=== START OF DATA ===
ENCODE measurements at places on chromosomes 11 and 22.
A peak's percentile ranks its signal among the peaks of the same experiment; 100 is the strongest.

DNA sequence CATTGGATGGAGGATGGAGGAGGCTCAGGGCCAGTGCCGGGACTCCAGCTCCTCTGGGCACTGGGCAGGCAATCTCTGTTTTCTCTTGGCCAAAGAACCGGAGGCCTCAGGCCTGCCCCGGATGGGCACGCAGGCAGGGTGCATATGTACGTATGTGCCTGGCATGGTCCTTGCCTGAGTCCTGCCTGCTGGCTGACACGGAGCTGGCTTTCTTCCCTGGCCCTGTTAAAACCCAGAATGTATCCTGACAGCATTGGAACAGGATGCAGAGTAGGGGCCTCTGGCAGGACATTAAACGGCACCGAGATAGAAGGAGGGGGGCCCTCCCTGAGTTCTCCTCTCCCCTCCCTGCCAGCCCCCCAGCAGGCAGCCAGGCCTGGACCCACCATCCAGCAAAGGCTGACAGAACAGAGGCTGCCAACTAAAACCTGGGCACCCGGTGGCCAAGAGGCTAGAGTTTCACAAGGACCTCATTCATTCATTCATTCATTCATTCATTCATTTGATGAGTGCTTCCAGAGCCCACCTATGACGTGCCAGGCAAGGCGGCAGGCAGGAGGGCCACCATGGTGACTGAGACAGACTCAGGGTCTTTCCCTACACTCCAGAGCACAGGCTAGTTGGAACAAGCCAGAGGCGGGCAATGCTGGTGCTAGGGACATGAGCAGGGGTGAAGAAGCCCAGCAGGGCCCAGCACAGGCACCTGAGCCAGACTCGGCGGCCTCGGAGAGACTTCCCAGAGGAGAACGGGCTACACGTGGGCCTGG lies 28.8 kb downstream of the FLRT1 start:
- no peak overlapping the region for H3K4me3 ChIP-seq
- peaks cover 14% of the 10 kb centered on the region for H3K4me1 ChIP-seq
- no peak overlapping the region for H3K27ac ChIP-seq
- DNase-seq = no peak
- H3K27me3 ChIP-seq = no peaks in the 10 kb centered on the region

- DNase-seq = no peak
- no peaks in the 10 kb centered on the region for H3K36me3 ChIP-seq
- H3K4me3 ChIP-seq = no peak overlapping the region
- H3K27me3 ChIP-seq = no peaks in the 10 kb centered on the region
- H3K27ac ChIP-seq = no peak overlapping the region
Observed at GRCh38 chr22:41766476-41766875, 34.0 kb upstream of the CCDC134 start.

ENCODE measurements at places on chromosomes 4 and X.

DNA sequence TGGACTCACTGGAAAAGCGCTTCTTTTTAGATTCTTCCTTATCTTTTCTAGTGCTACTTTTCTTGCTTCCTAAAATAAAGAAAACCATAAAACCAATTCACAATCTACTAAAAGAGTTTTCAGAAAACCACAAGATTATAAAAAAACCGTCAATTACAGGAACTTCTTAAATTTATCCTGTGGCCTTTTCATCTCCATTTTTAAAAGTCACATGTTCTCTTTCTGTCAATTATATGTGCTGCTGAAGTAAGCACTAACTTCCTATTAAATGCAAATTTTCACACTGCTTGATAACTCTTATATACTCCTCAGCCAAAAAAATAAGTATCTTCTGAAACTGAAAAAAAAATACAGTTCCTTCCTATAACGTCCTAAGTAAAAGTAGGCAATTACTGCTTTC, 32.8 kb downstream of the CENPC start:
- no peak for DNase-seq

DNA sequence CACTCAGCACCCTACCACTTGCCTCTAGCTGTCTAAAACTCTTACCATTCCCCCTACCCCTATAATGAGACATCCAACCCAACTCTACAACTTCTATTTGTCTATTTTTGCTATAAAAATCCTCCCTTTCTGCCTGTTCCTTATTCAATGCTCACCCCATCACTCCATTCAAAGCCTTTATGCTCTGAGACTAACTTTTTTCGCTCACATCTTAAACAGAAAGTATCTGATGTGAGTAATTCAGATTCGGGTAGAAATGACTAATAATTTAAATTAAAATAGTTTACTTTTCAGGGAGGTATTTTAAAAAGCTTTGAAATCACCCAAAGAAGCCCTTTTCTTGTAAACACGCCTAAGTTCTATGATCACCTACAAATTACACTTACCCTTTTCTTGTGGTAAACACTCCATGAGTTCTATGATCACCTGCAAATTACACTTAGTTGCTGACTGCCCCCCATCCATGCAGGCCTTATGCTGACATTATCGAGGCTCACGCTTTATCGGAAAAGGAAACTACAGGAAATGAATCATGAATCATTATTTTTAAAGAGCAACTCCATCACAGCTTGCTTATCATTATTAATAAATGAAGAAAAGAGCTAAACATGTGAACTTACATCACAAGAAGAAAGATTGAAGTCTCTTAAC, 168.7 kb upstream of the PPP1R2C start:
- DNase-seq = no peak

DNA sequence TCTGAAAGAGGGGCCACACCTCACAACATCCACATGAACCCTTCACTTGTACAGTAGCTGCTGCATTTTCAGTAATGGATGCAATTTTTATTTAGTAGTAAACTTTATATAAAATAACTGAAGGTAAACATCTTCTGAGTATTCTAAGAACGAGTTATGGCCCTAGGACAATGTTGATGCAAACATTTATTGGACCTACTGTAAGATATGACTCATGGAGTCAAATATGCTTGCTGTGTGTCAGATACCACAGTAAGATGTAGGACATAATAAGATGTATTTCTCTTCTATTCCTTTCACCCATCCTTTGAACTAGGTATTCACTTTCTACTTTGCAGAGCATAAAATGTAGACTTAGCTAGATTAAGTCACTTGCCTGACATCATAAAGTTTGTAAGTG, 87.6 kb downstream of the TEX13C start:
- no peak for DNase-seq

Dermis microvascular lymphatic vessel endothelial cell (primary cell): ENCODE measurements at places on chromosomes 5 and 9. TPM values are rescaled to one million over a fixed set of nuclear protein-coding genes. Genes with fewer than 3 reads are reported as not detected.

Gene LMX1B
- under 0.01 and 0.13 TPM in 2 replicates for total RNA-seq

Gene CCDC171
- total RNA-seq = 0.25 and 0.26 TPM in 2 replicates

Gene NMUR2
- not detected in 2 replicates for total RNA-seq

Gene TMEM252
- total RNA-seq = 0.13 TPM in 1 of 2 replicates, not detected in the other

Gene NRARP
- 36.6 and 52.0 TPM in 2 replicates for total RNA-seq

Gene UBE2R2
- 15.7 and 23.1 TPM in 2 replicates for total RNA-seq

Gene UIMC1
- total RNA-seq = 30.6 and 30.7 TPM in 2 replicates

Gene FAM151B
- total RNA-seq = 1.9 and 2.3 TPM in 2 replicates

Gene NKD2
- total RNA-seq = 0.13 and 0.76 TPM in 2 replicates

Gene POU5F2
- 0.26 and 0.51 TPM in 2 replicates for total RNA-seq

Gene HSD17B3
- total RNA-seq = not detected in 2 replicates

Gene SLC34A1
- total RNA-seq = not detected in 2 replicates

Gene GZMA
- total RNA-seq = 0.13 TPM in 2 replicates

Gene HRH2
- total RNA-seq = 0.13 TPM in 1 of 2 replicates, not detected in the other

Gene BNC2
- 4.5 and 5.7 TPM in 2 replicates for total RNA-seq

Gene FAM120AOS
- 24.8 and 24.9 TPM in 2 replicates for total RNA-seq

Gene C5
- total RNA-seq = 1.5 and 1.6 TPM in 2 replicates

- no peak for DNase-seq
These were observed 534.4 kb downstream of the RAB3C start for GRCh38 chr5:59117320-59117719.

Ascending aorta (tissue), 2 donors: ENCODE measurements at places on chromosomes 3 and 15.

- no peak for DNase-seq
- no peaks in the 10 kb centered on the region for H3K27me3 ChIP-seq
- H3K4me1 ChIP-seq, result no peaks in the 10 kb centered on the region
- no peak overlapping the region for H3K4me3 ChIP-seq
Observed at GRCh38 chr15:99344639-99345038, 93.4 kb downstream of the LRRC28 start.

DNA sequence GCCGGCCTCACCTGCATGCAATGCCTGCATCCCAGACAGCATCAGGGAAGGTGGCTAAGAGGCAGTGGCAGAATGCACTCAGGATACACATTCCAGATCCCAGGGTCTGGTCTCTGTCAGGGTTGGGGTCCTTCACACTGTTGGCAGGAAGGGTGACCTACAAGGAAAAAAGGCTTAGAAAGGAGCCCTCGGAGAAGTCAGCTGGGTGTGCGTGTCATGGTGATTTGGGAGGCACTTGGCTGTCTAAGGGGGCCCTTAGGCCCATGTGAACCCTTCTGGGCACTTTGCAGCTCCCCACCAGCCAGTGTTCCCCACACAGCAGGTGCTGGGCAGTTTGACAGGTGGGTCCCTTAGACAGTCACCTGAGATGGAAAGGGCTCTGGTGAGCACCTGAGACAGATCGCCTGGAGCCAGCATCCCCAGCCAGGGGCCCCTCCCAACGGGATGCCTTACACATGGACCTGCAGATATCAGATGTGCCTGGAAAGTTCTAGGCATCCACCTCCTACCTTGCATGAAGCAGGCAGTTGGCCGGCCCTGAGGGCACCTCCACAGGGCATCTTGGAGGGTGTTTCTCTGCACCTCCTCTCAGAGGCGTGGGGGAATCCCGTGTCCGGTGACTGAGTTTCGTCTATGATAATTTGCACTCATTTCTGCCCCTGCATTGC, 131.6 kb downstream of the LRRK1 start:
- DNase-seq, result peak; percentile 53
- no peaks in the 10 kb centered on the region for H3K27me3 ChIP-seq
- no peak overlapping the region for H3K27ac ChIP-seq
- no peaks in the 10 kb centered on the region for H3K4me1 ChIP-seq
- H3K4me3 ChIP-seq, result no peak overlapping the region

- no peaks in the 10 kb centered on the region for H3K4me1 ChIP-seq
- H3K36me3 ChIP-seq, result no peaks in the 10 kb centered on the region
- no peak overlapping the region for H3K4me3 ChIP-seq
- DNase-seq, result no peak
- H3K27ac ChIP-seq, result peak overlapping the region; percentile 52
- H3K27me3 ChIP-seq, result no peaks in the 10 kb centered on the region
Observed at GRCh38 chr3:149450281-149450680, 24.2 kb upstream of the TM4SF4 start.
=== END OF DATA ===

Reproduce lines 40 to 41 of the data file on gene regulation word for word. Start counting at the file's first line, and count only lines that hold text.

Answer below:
- total RNA-seq = 0.13 and 0.76 TPM in 2 replicates

Gene POU5F2